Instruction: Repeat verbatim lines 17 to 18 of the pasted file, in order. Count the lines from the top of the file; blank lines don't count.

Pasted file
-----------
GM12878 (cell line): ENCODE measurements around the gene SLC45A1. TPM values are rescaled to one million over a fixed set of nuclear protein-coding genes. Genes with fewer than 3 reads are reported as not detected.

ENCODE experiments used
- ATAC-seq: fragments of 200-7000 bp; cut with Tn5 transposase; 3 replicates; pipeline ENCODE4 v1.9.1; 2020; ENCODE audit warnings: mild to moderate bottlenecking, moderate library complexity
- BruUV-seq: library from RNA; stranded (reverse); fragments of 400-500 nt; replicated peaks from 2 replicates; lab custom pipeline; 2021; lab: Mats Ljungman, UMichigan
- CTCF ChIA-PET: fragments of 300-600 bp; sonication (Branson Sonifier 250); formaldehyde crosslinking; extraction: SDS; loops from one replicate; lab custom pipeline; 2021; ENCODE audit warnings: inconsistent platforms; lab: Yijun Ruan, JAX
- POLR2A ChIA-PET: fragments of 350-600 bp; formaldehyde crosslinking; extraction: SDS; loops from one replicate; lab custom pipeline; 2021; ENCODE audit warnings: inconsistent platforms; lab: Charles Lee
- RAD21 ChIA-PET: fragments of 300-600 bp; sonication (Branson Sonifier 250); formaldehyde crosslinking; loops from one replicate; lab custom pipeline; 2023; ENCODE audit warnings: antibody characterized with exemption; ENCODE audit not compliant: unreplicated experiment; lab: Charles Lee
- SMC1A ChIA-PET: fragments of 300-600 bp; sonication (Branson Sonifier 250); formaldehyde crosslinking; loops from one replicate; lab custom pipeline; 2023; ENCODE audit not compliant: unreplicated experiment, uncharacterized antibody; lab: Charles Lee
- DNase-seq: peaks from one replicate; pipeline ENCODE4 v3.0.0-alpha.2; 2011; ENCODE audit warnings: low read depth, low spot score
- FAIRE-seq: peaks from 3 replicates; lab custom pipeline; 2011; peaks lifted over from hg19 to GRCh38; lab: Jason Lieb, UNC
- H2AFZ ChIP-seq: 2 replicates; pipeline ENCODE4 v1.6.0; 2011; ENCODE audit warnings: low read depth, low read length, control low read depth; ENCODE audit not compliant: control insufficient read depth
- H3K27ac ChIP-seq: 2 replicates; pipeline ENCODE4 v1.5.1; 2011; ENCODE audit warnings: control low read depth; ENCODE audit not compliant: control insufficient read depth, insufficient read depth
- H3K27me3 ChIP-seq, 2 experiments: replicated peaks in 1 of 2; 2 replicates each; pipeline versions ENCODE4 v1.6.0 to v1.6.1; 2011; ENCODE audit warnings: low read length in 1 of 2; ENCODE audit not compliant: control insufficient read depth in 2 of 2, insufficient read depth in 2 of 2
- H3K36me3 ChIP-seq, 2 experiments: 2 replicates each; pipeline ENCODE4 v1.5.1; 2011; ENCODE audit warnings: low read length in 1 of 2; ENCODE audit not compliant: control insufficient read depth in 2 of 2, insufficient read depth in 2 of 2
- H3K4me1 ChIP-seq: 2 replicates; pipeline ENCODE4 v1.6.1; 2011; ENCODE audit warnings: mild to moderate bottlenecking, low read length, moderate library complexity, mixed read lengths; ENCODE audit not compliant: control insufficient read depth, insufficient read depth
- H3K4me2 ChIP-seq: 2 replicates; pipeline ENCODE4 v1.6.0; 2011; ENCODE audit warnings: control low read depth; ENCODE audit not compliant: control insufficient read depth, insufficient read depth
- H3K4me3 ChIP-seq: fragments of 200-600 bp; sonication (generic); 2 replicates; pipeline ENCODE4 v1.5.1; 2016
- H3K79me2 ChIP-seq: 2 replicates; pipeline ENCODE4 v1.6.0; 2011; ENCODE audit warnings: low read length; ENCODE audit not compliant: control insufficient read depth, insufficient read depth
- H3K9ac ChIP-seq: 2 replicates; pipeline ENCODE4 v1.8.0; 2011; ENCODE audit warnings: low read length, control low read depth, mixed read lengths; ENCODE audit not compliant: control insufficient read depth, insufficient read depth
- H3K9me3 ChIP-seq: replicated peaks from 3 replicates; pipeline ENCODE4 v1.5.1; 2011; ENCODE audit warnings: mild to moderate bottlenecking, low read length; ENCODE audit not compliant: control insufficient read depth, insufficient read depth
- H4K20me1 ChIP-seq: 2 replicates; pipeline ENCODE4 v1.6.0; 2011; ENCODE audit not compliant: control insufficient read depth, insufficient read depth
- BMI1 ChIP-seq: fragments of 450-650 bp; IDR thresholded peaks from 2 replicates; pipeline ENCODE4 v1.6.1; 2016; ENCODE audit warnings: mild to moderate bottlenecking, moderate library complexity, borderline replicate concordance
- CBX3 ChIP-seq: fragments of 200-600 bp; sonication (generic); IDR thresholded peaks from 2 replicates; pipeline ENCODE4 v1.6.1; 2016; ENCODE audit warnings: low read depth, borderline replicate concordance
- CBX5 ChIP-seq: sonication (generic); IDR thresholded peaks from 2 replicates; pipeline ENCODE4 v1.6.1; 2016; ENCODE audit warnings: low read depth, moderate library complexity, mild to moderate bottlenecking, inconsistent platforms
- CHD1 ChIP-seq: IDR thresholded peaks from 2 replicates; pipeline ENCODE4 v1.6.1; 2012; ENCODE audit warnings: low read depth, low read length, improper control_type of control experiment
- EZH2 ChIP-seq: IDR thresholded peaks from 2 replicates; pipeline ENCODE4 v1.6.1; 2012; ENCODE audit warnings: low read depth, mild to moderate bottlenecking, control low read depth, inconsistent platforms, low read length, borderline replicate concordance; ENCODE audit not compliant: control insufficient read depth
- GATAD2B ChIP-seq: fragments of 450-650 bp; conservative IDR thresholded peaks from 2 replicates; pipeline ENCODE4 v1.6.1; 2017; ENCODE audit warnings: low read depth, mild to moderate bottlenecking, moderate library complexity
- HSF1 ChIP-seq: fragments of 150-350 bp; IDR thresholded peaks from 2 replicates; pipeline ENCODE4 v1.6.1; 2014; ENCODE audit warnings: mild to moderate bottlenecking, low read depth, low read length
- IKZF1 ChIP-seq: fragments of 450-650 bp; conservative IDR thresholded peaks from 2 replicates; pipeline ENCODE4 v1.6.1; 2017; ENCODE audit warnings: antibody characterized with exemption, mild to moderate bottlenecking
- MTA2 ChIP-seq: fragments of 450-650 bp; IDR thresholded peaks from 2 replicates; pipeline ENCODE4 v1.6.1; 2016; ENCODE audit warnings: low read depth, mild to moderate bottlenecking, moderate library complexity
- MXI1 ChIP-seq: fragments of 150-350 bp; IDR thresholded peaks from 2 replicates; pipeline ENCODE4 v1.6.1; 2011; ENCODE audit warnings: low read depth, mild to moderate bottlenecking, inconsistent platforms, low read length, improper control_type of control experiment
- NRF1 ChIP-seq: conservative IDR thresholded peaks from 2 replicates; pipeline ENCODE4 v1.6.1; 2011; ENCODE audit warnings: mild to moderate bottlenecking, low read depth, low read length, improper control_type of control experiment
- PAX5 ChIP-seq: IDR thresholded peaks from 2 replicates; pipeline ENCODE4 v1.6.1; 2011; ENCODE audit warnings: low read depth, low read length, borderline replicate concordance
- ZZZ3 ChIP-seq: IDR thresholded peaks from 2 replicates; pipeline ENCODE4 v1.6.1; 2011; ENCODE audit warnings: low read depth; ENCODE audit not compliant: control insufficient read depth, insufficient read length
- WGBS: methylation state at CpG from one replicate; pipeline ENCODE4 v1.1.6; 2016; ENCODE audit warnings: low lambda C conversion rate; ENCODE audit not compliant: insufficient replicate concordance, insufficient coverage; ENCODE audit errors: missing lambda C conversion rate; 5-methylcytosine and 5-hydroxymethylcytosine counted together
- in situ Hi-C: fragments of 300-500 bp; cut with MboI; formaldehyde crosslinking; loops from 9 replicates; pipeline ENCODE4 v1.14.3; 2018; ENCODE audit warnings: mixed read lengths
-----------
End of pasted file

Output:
- H3K4me3 ChIP-seq: fragments of 200-600 bp; sonication (generic); 2 replicates; pipeline ENCODE4 v1.5.1; 2016
- H3K79me2 ChIP-seq: 2 replicates; pipeline ENCODE4 v1.6.0; 2011; ENCODE audit warnings: low read length; ENCODE audit not compliant: control insufficient read depth, insufficient read depth